HAYIDION The Prizmah Journal


The RAVSAK Chair

by Barbara Davis Issue: Tefillah

Arnee Winshall is completing her term as the founding chair of RAVSAK’s Board of Directors. I am usurping her column this quarter to pay tribute to the amazing work she has done in this capacity.

It is hard to find the right words to adequately capture the essence of Arnee; she is a devoted daughter, wife, mother, and caretaker. She is an educator, a linguist and a pioneer. But most of all, I think, Arnee is a builder. Through the whirlwind of travel and tasks that make up her busy life, Arnee is laying the foundation for our future.

The first time I saw her was on a panel at a RAVSAK conference, and somehow I learned that she was our destiny. Her willingness to serve as the founding chair of the new lay board of RAVSAK was a gift to us. Her concern for the former executive committee members and her sensitivity to the seismic nature of the transformation that was occurring in our organization, from a board led by school professionals to one composed of lay leaders, were crucial in the successful transition to the place we are today.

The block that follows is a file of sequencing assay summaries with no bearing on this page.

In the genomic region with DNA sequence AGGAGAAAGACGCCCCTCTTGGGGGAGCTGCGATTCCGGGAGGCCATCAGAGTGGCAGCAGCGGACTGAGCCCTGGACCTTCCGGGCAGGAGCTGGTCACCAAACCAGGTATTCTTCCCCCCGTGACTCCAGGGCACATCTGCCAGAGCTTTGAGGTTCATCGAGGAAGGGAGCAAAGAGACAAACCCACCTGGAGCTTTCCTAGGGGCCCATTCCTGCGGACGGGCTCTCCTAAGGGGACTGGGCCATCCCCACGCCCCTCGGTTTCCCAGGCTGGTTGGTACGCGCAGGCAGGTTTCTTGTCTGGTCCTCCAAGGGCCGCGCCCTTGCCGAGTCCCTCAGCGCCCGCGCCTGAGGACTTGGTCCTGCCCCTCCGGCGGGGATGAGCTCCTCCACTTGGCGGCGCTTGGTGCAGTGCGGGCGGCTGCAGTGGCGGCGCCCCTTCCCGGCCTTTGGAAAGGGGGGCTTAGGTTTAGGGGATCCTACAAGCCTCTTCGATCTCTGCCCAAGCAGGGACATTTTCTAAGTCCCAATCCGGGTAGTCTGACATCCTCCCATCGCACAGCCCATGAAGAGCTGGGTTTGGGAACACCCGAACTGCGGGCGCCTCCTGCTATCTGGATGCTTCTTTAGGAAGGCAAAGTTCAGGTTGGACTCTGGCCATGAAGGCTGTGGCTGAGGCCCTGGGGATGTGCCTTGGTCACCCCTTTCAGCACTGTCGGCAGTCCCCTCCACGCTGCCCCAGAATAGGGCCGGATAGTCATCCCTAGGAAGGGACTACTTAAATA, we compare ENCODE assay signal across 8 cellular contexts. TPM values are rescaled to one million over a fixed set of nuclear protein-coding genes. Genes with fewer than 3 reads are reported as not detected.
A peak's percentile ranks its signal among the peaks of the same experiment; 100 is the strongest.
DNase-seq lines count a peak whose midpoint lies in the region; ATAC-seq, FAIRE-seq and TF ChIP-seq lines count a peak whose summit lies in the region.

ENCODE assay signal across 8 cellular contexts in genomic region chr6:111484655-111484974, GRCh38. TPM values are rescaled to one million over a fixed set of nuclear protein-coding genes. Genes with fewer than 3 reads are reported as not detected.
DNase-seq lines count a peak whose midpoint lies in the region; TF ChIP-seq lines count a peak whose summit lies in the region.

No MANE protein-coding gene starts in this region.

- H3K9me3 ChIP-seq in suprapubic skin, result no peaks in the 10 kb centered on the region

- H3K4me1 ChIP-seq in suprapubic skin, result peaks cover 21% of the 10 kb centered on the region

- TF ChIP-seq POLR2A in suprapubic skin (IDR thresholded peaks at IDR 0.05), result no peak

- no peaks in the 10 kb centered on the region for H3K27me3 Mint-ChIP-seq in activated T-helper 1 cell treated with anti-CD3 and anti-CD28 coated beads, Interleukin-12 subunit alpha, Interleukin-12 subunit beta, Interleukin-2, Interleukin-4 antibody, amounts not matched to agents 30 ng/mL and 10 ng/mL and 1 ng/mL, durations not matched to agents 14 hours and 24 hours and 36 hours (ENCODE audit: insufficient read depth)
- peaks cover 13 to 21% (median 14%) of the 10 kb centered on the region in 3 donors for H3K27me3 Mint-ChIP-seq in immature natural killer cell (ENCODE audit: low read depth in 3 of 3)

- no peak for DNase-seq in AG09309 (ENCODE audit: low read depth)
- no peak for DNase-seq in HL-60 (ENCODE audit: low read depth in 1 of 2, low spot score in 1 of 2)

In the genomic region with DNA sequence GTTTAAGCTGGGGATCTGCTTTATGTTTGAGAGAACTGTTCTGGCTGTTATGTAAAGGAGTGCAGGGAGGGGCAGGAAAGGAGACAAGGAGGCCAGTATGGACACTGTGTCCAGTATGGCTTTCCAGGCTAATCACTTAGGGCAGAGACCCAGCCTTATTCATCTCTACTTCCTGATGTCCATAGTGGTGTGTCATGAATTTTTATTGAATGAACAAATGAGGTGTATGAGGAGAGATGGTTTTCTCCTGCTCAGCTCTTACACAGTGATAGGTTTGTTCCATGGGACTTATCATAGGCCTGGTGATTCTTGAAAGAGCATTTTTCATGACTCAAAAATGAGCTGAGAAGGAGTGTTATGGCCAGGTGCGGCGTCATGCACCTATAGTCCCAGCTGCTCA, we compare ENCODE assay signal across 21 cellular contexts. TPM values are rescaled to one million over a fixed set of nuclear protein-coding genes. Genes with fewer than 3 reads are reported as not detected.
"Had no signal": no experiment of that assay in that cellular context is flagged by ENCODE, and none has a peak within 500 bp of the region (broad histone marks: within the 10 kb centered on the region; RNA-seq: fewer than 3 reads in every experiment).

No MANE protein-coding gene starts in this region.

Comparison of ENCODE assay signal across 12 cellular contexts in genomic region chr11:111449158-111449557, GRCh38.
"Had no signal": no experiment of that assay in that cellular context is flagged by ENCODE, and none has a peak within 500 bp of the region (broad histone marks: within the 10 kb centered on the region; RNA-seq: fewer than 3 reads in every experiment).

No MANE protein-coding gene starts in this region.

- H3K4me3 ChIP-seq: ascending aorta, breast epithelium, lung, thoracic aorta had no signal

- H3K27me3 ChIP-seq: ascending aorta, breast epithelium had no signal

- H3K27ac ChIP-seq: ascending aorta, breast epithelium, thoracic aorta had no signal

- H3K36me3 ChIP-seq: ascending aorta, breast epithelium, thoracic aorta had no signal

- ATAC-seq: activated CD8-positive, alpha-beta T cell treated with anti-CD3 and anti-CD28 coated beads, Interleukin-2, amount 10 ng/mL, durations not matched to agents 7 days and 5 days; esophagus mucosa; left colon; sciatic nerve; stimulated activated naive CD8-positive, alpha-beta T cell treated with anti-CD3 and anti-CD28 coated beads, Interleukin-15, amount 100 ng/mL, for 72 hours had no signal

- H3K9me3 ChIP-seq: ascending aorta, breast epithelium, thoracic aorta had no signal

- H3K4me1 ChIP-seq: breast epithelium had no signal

Arnee is our treasure—she is thoughtful, kind, considerate, intelligent, articulate and fun. Her connections are so numerous, her willingness to roll up her sleeves and get a job done is so inspirational, that it is hard to know how to sum up her attributes. There is a little poem, however, that describes her well, and we dedicate it to her on behalf of all of those she has led at RAVSAK:

Do all the good you can,
By all the means you can,
In all the ways you can,
In all the places you can,
At all the times you can,
To all the people you can,
As long as ever you can.

Thank you, Arnee, for all the good you have done for RAVSAK, its schools, its members, its students, its present and its future. We will always be guided by the example you have set as we work to fulfill RAVSAK’s mission to strengthen and sustain the Jewish life, leadership and learning of community day schools, ensuring a vibrant Jewish future.

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Tefillah

Most day schools are committed to cultivating Jewish prayer, tefillah, as a spiritual practice. In practice, they often find the obstacles formidable: lack of curriculum, knowledgeable and passionate prayer leaders, student interest, awareness of goals, to name a few. Articles here aim to help schools clarify their approach and strengthen the educational bases of school tefillah.

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